Perfection and Privilege

Perfection  and Privilege

Day Six, Seven, Eight

Lent 2019

 

In the news recently there was a story about how very successful people had made an egregious, stupid error in allegedly cheating the college admissions system to get their offspring into colleges that are considered some of the best in the land.  People at the top of their field had colluded with others also at the top of their fields to cheat the system.  Does this mean that they disliked and distrusted their seemingly perfect lives or is it simply that they themselves doubt their own self-worth or that of their children?

 

This may come as a shock (insert laugh) but I am not perfect.  I am not the most beautiful person on earth or the smartest.  I am, in short, just an ordinary human living among other ordinary people and  I think that is glorious.  We often think of self-love as striving for perfection.  Loving one’s self is simply accepting our humanness and hoping to improve our humanity.  Alexander Pope said “To err is human”.  It might just be the single most important sentence in our human development.  Few would argue with Pope and yet, we often forget that one simple sentence.  We spend our personal reflections hung up on self-criticism.  It may seem like we are trying to better ourselves but by focusing on self-criticism, we simply are living self-defeat.

 

I sincerely hope this does not come as further shock to you but you are not perfect either.  Once we accept that one fact, then we are free to grow and flourish, to bloom in our life’s garden.  In an essay published on Psychology Today’s website, Dr. Emma M. Seppala stated the dangers of being overly critical with ourselves.  “[Self-criticism] keeps you focused on what’s wrong with you, thereby decreasing your confidence.  It makes you afraid of failure which hurts your performance, makes you give up more easily, and leads to poor decision-making.  It makes you less resilient in the face of failure and also less likely to learn from mistakes.”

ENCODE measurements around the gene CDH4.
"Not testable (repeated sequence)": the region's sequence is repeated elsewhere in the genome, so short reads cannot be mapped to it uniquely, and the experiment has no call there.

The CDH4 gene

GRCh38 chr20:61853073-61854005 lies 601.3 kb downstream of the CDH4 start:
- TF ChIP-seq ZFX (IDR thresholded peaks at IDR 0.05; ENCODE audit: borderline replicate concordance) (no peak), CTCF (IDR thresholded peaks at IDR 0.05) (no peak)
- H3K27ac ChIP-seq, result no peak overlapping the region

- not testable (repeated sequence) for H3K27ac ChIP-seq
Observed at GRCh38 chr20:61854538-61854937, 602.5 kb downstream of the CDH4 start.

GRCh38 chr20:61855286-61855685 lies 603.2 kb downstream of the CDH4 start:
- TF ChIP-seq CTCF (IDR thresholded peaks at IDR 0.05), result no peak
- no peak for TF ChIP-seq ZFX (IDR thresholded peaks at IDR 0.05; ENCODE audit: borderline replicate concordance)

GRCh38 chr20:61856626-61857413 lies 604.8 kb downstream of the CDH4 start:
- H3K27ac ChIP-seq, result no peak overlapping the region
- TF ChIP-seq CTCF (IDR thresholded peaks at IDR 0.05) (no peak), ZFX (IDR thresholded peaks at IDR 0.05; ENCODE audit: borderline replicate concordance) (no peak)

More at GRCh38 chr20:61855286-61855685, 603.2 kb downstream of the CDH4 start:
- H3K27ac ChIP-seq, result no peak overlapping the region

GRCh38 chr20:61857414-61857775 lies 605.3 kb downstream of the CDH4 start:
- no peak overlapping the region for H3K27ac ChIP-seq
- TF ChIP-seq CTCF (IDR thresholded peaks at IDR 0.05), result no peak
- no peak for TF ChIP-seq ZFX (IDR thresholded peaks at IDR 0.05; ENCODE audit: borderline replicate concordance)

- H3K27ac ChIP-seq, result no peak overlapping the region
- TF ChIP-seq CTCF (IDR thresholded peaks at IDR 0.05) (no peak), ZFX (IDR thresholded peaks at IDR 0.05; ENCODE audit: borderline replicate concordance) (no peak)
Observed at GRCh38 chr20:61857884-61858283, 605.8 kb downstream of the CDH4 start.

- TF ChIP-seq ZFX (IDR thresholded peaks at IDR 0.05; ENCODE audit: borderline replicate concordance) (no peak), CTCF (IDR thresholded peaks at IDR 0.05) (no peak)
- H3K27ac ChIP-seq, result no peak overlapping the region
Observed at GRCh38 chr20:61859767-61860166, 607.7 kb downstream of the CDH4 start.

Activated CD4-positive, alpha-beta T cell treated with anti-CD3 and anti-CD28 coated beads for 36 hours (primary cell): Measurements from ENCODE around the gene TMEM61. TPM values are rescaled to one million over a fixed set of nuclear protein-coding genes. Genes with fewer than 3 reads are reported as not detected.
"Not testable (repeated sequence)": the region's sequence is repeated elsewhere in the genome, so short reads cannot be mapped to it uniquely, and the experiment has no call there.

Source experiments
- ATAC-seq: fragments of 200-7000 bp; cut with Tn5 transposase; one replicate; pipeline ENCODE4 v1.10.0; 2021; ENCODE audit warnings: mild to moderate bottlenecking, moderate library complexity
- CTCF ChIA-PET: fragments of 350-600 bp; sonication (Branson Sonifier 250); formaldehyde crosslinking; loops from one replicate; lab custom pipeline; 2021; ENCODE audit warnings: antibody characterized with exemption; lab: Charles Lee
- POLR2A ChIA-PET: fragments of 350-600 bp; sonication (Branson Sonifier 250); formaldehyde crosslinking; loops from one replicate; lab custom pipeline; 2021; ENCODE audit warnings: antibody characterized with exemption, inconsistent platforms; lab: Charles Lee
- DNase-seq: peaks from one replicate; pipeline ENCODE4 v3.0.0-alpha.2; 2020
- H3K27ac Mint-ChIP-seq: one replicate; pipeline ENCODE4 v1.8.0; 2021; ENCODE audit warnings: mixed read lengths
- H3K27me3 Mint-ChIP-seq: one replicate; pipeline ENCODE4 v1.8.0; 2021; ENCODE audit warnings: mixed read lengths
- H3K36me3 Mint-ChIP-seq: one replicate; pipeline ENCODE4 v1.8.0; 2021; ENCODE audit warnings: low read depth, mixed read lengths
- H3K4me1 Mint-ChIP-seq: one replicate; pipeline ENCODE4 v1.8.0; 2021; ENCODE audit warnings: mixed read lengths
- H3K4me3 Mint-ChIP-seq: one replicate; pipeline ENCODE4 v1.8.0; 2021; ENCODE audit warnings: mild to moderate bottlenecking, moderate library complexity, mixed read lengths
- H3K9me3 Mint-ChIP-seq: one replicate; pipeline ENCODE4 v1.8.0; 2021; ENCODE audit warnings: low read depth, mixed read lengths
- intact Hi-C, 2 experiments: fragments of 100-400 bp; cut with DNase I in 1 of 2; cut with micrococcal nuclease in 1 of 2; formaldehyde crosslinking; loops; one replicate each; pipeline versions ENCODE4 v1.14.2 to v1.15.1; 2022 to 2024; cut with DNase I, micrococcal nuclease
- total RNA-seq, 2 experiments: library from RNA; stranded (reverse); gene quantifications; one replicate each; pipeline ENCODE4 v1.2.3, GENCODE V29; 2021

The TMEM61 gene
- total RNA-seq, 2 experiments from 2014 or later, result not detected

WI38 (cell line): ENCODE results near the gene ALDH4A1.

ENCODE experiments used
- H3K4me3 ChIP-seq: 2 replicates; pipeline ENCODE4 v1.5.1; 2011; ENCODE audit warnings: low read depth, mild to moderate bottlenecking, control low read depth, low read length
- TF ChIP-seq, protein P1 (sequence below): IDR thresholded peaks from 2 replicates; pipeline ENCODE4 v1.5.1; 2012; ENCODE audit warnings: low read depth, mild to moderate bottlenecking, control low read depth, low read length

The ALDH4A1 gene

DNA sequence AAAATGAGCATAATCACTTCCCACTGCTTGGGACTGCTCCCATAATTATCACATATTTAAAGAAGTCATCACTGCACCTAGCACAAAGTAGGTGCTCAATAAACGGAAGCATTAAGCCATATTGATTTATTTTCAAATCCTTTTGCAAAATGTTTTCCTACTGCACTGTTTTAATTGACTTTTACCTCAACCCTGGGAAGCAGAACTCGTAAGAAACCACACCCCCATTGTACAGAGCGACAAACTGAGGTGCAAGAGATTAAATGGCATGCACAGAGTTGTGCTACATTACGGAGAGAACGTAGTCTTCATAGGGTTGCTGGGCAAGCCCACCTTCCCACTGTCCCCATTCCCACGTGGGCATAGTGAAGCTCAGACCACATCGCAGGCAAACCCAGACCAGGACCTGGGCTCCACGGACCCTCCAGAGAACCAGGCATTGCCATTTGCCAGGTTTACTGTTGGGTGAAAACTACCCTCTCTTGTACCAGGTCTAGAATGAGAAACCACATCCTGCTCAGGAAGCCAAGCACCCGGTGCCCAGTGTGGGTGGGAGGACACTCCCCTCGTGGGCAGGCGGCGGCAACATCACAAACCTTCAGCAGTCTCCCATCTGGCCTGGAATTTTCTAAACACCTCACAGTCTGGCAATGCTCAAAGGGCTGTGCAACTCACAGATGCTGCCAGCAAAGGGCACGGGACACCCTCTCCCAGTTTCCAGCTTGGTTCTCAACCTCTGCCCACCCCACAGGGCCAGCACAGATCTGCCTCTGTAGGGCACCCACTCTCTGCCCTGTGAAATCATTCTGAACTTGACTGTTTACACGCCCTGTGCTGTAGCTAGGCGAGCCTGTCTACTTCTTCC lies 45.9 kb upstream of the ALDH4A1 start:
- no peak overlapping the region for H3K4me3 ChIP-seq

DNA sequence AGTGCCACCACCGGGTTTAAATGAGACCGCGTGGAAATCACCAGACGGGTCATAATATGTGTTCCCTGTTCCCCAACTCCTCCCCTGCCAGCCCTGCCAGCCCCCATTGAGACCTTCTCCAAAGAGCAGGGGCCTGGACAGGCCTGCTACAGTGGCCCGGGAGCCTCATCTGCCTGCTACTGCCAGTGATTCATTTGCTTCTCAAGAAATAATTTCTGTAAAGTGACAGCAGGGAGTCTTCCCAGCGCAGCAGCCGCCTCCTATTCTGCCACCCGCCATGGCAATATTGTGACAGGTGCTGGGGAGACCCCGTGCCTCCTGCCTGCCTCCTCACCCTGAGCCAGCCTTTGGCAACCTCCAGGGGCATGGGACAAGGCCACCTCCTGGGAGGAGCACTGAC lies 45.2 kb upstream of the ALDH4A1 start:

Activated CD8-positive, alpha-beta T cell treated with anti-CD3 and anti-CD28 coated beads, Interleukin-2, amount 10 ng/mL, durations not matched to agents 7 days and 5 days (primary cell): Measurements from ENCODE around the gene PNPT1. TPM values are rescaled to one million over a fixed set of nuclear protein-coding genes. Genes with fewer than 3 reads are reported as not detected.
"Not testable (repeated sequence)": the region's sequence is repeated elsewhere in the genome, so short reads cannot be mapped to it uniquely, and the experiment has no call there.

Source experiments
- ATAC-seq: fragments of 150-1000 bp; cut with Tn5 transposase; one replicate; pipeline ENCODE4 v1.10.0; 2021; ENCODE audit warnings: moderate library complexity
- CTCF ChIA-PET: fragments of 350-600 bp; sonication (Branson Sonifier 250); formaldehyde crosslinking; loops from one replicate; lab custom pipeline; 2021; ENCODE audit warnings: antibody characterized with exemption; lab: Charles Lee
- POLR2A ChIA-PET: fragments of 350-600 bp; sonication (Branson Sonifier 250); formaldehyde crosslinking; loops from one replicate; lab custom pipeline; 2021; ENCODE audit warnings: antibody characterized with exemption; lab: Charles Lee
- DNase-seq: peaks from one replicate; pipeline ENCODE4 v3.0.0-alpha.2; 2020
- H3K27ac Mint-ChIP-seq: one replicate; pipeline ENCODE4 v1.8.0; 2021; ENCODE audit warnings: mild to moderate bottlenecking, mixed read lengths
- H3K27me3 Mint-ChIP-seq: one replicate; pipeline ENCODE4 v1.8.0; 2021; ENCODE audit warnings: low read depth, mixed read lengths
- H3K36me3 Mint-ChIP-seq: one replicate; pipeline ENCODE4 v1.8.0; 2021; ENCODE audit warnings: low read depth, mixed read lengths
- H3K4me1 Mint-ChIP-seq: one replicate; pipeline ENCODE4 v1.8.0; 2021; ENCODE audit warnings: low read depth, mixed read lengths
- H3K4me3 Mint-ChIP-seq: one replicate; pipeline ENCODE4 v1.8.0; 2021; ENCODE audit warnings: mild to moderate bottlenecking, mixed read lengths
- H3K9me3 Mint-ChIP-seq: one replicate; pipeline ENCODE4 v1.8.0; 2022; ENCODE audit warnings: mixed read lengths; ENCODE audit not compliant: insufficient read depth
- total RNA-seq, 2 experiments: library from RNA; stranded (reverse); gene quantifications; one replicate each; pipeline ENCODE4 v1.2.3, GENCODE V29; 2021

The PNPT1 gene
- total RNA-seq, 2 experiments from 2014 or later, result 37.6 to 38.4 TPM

Research illustrates how we can become our own worst enemy.  Men and women respond differently to unsuccessful ventures.  Men tend to blame circumstances while women look inward.  Let’s be honest.  Sometimes it is someone or something else that is affecting our success and sometimes it is us.  However, how we respond, regardless of the cause, determines our self-love.  We all have a little voice in our head that talks to us.  Whether you call it a conscience or the echo of a parent, self-talk is a very common phenomenon.  It can be very productive but it can also be destructive.  Do you talk to yourself that same way you talk to your best friend?  Most of us don’t. 

 

Self-compassion is a seldom heard and even less seldom used device for increasing self-love.  Self-love and feeling self-worth is not based upon perfection.  None of us are perfect.  It is based on treating ourselves as a friend.  Researcher Kristin Neff believes self-compassion is the key ingredient towards developing resiliency, a trait I believe imperative to surviving life.  Neff suggests writing a letter to ourselves in times where we think we have made huge errors.  She herself as a personal mantra for those periods of high stress in which self-love is not present:  “This is a moment of suffering. Suffering is part of life. May I be kind to myself in this moment; may I give myself the compassion I need.”

 

Kindness to one’s self is another great tool for improving our feelings of self-love and self-worth.    All too often we spend our time trying to achieve material success while losing sight of the need for creating the soul’s success.  Our inner voice needs to be loving and encouraging, not overly critical.  Stress is not fertilizer that helps us grow.  Once the challenge of stress is met, it can provide some benefits but only if we apply our success, let our inner voice applaud us instead of berating us.